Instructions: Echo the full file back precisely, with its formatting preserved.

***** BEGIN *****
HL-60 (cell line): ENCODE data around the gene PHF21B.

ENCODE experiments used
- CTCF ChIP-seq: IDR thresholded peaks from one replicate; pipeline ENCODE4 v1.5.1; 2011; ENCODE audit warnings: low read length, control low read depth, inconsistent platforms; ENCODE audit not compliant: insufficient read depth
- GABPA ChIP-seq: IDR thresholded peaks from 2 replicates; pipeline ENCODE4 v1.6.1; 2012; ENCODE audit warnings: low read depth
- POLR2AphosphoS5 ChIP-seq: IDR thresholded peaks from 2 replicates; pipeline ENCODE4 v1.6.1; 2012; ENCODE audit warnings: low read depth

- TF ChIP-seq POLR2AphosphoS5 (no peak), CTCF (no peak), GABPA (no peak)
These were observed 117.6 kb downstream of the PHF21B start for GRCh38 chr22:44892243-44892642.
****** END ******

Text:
HL-60 (cell line): ENCODE data around the gene PHF21B.

ENCODE experiments used
- CTCF ChIP-seq: IDR thresholded peaks from one replicate; pipeline ENCODE4 v1.5.1; 2011; ENCODE audit warnings: low read length, control low read depth, inconsistent platforms; ENCODE audit not compliant: insufficient read depth
- GABPA ChIP-seq: IDR thresholded peaks from 2 replicates; pipeline ENCODE4 v1.6.1; 2012; ENCODE audit warnings: low read depth
- POLR2AphosphoS5 ChIP-seq: IDR thresholded peaks from 2 replicates; pipeline ENCODE4 v1.6.1; 2012; ENCODE audit warnings: low read depth

- TF ChIP-seq POLR2AphosphoS5 (no peak), CTCF (no peak), GABPA (no peak)
These were observed 117.6 kb downstream of the PHF21B start for GRCh38 chr22:44892243-44892642.